This book offers an examination of the ways in which the fluid concept of “chivalry” has been used and appropriated after the middle ages.
Edited by Katie Stevenson, Barbara Gribling
Boydell Press 2016
One of the most difficult and complex ethical and cultural codes to define, chivalry has proved a flexible, ever-changing phenomenon, constantly adapted in the hands of medieval knights, Renaissance princes, early modern antiquarians, Enlightenment scholars, modern civic authorities, authors, historians and re-enactors. This book explores the rich variations in how the Middle Ages were conceptualised and historicised to illuminate the plurality of uses of the past. Using chivalry as a lens through which to examine concepts and uses of the medieval, it provides a critical assessment of the ways in which medieval chivalry became a shorthand to express contemporary ideals, powerfully demonstrating the ways in which history could be appropriated. The chapters combine attention to documentary evidence with what material culture can tell us, in particular using the built environment and the landscape as sources to understand how the medieval past was renegotiated. With contributions spanning diverse geographic regions and periods, it redraws current chronological boundaries by considering medievalism from the late Middle Ages to the present.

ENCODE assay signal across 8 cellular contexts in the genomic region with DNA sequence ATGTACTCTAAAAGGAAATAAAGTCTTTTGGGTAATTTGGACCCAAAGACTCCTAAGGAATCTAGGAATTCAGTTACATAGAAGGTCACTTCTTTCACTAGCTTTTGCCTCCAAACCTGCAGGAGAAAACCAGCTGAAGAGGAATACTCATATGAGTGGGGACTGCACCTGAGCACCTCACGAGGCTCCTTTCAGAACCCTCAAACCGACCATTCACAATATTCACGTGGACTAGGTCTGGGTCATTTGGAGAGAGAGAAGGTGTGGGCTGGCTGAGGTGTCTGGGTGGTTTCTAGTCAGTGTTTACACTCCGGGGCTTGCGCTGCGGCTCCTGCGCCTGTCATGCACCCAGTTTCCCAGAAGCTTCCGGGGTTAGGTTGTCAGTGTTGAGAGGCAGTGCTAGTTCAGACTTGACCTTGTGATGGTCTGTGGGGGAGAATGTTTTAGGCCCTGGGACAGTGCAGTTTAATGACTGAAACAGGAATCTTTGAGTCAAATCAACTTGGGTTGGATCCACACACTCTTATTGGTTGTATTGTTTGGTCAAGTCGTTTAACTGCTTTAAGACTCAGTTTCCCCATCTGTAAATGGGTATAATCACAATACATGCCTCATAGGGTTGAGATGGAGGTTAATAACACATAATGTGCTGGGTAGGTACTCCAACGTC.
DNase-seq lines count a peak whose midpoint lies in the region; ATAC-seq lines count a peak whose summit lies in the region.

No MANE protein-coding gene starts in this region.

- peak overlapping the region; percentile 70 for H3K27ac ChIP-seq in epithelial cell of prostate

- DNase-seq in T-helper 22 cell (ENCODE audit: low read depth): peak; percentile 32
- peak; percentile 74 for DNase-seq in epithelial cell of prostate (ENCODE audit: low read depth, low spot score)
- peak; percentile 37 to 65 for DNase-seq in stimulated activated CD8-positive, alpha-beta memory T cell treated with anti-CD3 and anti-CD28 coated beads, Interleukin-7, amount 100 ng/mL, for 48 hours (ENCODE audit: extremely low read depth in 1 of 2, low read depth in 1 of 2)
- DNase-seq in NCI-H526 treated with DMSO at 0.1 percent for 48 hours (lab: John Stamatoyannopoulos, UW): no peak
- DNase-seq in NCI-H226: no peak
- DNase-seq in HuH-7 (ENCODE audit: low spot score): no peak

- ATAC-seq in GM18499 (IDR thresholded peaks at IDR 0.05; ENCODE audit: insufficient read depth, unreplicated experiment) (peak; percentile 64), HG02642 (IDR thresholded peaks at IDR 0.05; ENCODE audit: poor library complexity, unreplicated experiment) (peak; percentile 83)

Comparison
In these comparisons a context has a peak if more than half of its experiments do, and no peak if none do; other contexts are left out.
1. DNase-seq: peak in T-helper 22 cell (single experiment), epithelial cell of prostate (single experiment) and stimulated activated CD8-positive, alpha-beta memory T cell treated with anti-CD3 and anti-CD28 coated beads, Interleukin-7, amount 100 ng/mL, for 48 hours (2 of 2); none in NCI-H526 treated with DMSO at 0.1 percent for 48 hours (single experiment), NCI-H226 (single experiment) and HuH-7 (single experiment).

Katie Stevenson is Senior Lecturer in Late Mediaeval History and Director of the Institute of Scottish Historical Research at the University of St Andrews; Barbara Gribling is a Junior Research Fellow in the Department of History at Durham University.
Contributors: David Allan, Stefan Goebel, Barbara Gribling, Steven C. Hughes, Peter N. Lindfield, Antti Matikkala, Rosemary Mitchell, Paul Pickering, Katie Stevenson
TABLE OF CONTENTS:
- Introduction: Chivalry and the Medieval Past – Katie Stevenson
- ‘An Institution Quite Misunderstood’: Chivalry and Sentimentalism in the Late Scottish Enlightenment – David W Allan
- Creating a ‘Medieval Past’ for the Swedish Orders of Knighthood – Antti Matikkala
- ‘Hung Round with the Helmets, Breast-Plates, and Swords of our Ancestors’: Allusions to Chivalry in Eighteenth-Century Gothicism – Peter N. Lindfield
- Knights on the Town? Commercial and Civic Chivalry in Victorian Manchester – Rosemary A Mitchell
- ‘The Dark Side of Chivalry’: Victory, Violence and the Victorians – Barbara Gribling
- Daze and Knights: Anachronism, Duelling and the Chivalric Ethic in Nineteenth-Century Italy – Steven C. Hughes
- The German Crusade: The Battles of Tannenberg, 1410 and 1914 – Stefan Goebel
- ‘Hark ye back to the age of valour’: Re-enacting Chivalry from the Eglinton Tournament to Kill Streak – Paul Pickering
Lancelot and Guinevere by Herbert James Draper (1863 -1920). private Collection. Source: Wikipedia